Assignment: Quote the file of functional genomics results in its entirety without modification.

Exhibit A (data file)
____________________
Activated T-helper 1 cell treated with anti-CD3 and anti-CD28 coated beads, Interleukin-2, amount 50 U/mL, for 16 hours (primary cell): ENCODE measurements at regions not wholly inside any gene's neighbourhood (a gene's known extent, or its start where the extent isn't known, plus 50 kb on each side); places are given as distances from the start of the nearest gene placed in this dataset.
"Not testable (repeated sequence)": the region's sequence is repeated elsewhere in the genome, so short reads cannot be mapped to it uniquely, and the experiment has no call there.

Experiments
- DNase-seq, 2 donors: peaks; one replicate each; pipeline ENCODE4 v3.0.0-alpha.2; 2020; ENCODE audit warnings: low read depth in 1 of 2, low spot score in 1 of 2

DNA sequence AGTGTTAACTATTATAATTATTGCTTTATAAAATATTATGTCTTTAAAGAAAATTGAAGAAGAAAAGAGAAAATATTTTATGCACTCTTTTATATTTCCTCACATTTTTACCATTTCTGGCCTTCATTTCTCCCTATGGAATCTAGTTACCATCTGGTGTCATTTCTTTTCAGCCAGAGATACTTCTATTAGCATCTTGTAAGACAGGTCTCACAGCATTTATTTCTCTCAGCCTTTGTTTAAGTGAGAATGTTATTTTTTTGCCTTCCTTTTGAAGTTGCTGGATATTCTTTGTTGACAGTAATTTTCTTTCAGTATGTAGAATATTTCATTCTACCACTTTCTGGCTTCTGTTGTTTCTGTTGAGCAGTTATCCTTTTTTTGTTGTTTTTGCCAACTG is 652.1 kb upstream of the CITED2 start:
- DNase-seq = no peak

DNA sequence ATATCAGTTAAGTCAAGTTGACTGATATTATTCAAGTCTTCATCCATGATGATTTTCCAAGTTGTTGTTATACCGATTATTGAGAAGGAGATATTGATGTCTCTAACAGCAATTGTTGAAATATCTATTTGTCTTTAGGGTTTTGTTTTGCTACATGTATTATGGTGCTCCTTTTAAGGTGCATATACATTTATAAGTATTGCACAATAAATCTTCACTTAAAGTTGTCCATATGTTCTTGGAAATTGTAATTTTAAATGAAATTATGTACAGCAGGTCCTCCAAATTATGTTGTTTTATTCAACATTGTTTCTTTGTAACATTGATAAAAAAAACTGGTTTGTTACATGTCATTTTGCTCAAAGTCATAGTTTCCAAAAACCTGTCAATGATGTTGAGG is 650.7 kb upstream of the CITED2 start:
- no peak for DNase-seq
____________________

Activated T-helper 1 cell treated with anti-CD3 and anti-CD28 coated beads, Interleukin-2, amount 50 U/mL, for 16 hours (primary cell): ENCODE measurements at regions not wholly inside any gene's neighbourhood (a gene's known extent, or its start where the extent isn't known, plus 50 kb on each side); places are given as distances from the start of the nearest gene placed in this dataset.
"Not testable (repeated sequence)": the region's sequence is repeated elsewhere in the genome, so short reads cannot be mapped to it uniquely, and the experiment has no call there.

Experiments
- DNase-seq, 2 donors: peaks; one replicate each; pipeline ENCODE4 v3.0.0-alpha.2; 2020; ENCODE audit warnings: low read depth in 1 of 2, low spot score in 1 of 2

DNA sequence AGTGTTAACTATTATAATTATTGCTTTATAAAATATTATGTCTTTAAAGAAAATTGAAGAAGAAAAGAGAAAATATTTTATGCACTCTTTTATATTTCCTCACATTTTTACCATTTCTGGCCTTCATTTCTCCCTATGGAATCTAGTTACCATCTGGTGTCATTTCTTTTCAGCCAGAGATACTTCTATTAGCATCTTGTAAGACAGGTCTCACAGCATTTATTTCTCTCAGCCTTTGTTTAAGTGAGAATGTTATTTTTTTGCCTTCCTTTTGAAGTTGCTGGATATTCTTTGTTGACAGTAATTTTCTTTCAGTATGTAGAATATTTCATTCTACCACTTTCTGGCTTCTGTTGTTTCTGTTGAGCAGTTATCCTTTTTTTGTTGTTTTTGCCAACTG is 652.1 kb upstream of the CITED2 start:
- DNase-seq = no peak

DNA sequence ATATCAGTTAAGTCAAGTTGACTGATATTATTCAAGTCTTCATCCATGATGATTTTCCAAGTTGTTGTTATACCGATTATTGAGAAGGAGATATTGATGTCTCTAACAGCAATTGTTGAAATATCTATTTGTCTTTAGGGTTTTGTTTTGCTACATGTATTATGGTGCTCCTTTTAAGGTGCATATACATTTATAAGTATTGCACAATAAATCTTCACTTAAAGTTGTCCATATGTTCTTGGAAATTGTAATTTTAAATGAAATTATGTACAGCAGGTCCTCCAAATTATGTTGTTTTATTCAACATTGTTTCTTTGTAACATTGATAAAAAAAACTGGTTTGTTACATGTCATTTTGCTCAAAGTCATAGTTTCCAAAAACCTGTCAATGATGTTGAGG is 650.7 kb upstream of the CITED2 start:
- no peak for DNase-seq